Animal Chromosomes Essay, Research Paper
Different kinds of Animal chromosomes exist with very different parts. To start, in animal cells three different kinds of chromosomes can be seen. The first kind is the X chromosome, which is one of the sex-determining chromosomes. The other sex-determining chromosome is the Y chromosome. The rest of the chromosomes are referred to as autosomes. Two different kinds of animal cells exist, male and female, each of which has a different make up of chromosomes. For example, the male fruit fly has 3 pairs of autosomes and one pair of sex-determining chromosomes made up of an X chromosome and a Y chromosome, while the female has 3 pairs of autosomes and one pair of sex-determining chromosomes made up of two X chromosomes. Moving on, when each chromosome doubles to ensure genetic information is passed on to a new cell the chromosome becomes two strands. These strands are called chromatids and are connected at a point by a centromere. The centromere is where the chromosomes separate when they are ready to move to new cells. In summation several kinds of animal chromosomes exist with different parts.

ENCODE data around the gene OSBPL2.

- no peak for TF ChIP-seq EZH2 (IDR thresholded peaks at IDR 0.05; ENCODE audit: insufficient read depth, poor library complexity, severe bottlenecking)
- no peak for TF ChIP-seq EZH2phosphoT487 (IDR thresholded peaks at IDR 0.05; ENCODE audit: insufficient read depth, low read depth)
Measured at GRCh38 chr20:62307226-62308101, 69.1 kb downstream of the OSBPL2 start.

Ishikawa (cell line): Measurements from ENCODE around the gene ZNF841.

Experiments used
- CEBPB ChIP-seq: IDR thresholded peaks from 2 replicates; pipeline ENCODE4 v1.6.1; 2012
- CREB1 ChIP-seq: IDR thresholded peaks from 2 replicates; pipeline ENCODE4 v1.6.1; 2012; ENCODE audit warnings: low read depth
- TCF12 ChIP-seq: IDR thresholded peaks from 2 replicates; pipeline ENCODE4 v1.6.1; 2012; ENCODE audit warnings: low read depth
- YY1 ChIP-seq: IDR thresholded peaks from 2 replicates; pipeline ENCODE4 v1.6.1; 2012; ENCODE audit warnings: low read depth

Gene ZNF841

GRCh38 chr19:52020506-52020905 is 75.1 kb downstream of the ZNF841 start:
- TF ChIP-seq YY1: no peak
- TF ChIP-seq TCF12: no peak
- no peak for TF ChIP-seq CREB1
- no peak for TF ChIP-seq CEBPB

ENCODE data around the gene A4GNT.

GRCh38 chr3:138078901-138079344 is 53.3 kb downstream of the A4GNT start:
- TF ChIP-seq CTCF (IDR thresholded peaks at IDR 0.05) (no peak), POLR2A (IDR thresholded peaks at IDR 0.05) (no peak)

Several different components exist in a chromosomes physical nature. To start, when chromosomes first forms from the material inside the nucleus the texture is very rough and the chromosomes are very incomplete with seeming wholes and gaps in them. In the next the few stages the chromosomes become smoother with no rough edges or gaps. To continue, after the chromosome first forms it develops into chromatids as explained above. These chromatids are attached at the very bottom by a centromere. When the chromosomes become complete sets the centromere moves closer to the middle of the two chromosomes. While all this has been going on the individual chromosomes have maintained some sort of rod shape. Also, the individual chromosomes contain genetic traits such as eye color. These traits can be mapped out in chromosomes mapping where each trait’s position is pinpointed on the individual chromosome.